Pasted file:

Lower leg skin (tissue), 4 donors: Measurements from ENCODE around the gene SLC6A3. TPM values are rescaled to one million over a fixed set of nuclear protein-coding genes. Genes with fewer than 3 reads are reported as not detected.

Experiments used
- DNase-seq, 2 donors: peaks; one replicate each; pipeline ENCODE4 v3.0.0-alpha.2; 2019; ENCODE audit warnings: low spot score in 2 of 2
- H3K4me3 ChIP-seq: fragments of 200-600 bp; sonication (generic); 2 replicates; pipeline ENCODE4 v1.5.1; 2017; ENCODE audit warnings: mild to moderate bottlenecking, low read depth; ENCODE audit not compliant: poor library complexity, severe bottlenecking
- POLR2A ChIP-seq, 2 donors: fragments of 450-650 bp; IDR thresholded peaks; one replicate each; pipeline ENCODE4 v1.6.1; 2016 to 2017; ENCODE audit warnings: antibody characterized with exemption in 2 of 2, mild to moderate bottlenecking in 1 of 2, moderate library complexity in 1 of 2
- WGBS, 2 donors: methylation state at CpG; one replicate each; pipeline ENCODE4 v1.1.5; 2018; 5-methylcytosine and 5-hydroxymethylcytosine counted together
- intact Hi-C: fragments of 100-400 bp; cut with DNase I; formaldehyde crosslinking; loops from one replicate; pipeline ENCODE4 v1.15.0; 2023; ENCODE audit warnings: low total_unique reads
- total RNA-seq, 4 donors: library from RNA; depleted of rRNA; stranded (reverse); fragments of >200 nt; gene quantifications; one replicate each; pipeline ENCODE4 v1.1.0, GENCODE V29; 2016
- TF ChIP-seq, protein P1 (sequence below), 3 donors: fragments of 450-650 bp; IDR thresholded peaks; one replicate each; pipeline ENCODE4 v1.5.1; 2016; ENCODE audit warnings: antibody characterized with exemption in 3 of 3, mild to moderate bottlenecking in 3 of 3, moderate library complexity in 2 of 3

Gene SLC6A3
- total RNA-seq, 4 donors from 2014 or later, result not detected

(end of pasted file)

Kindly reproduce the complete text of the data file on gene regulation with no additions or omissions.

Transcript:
Lower leg skin (tissue), 4 donors: Measurements from ENCODE around the gene SLC6A3. TPM values are rescaled to one million over a fixed set of nuclear protein-coding genes. Genes with fewer than 3 reads are reported as not detected.

Experiments used
- DNase-seq, 2 donors: peaks; one replicate each; pipeline ENCODE4 v3.0.0-alpha.2; 2019; ENCODE audit warnings: low spot score in 2 of 2
- H3K4me3 ChIP-seq: fragments of 200-600 bp; sonication (generic); 2 replicates; pipeline ENCODE4 v1.5.1; 2017; ENCODE audit warnings: mild to moderate bottlenecking, low read depth; ENCODE audit not compliant: poor library complexity, severe bottlenecking
- POLR2A ChIP-seq, 2 donors: fragments of 450-650 bp; IDR thresholded peaks; one replicate each; pipeline ENCODE4 v1.6.1; 2016 to 2017; ENCODE audit warnings: antibody characterized with exemption in 2 of 2, mild to moderate bottlenecking in 1 of 2, moderate library complexity in 1 of 2
- WGBS, 2 donors: methylation state at CpG; one replicate each; pipeline ENCODE4 v1.1.5; 2018; 5-methylcytosine and 5-hydroxymethylcytosine counted together
- intact Hi-C: fragments of 100-400 bp; cut with DNase I; formaldehyde crosslinking; loops from one replicate; pipeline ENCODE4 v1.15.0; 2023; ENCODE audit warnings: low total_unique reads
- total RNA-seq, 4 donors: library from RNA; depleted of rRNA; stranded (reverse); fragments of >200 nt; gene quantifications; one replicate each; pipeline ENCODE4 v1.1.0, GENCODE V29; 2016
- TF ChIP-seq, protein P1 (sequence below), 3 donors: fragments of 450-650 bp; IDR thresholded peaks; one replicate each; pipeline ENCODE4 v1.5.1; 2016; ENCODE audit warnings: antibody characterized with exemption in 3 of 3, mild to moderate bottlenecking in 3 of 3, moderate library complexity in 2 of 3

Gene SLC6A3
- total RNA-seq, 4 donors from 2014 or later, result not detected